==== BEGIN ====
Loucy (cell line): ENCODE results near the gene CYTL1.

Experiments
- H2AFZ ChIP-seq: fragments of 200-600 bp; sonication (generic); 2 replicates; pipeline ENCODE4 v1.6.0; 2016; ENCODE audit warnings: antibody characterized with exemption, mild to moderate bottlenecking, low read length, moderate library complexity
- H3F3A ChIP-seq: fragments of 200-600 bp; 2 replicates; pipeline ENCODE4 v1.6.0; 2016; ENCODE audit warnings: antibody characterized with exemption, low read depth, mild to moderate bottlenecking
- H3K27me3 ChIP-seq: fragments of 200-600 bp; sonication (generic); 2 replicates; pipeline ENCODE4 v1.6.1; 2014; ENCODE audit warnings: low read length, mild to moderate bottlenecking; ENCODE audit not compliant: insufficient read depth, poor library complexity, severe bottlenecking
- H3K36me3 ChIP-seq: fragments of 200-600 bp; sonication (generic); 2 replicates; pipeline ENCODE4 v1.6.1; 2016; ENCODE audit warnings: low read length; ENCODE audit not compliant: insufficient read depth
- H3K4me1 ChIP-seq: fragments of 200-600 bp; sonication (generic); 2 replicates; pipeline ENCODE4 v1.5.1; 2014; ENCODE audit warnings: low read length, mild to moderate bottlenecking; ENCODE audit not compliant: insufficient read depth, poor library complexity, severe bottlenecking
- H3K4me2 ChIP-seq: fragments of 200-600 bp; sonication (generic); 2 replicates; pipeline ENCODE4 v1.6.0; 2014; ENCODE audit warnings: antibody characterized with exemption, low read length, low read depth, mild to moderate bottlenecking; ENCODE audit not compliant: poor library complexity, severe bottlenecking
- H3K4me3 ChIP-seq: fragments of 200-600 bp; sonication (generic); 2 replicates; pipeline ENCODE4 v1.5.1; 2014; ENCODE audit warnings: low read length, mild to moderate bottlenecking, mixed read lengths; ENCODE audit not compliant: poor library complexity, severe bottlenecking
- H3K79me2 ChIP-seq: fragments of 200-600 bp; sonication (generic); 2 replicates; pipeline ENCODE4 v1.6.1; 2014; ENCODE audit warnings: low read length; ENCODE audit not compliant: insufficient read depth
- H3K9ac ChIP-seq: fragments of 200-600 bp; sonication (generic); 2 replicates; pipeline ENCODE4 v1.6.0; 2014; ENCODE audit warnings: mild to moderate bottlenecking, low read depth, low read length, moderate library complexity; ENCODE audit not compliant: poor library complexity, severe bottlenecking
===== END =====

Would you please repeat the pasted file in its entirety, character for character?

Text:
Loucy (cell line): ENCODE results near the gene CYTL1.

Experiments
- H2AFZ ChIP-seq: fragments of 200-600 bp; sonication (generic); 2 replicates; pipeline ENCODE4 v1.6.0; 2016; ENCODE audit warnings: antibody characterized with exemption, mild to moderate bottlenecking, low read length, moderate library complexity
- H3F3A ChIP-seq: fragments of 200-600 bp; 2 replicates; pipeline ENCODE4 v1.6.0; 2016; ENCODE audit warnings: antibody characterized with exemption, low read depth, mild to moderate bottlenecking
- H3K27me3 ChIP-seq: fragments of 200-600 bp; sonication (generic); 2 replicates; pipeline ENCODE4 v1.6.1; 2014; ENCODE audit warnings: low read length, mild to moderate bottlenecking; ENCODE audit not compliant: insufficient read depth, poor library complexity, severe bottlenecking
- H3K36me3 ChIP-seq: fragments of 200-600 bp; sonication (generic); 2 replicates; pipeline ENCODE4 v1.6.1; 2016; ENCODE audit warnings: low read length; ENCODE audit not compliant: insufficient read depth
- H3K4me1 ChIP-seq: fragments of 200-600 bp; sonication (generic); 2 replicates; pipeline ENCODE4 v1.5.1; 2014; ENCODE audit warnings: low read length, mild to moderate bottlenecking; ENCODE audit not compliant: insufficient read depth, poor library complexity, severe bottlenecking
- H3K4me2 ChIP-seq: fragments of 200-600 bp; sonication (generic); 2 replicates; pipeline ENCODE4 v1.6.0; 2014; ENCODE audit warnings: antibody characterized with exemption, low read length, low read depth, mild to moderate bottlenecking; ENCODE audit not compliant: poor library complexity, severe bottlenecking
- H3K4me3 ChIP-seq: fragments of 200-600 bp; sonication (generic); 2 replicates; pipeline ENCODE4 v1.5.1; 2014; ENCODE audit warnings: low read length, mild to moderate bottlenecking, mixed read lengths; ENCODE audit not compliant: poor library complexity, severe bottlenecking
- H3K79me2 ChIP-seq: fragments of 200-600 bp; sonication (generic); 2 replicates; pipeline ENCODE4 v1.6.1; 2014; ENCODE audit warnings: low read length; ENCODE audit not compliant: insufficient read depth
- H3K9ac ChIP-seq: fragments of 200-600 bp; sonication (generic); 2 replicates; pipeline ENCODE4 v1.6.0; 2014; ENCODE audit warnings: mild to moderate bottlenecking, low read depth, low read length, moderate library complexity; ENCODE audit not compliant: poor library complexity, severe bottlenecking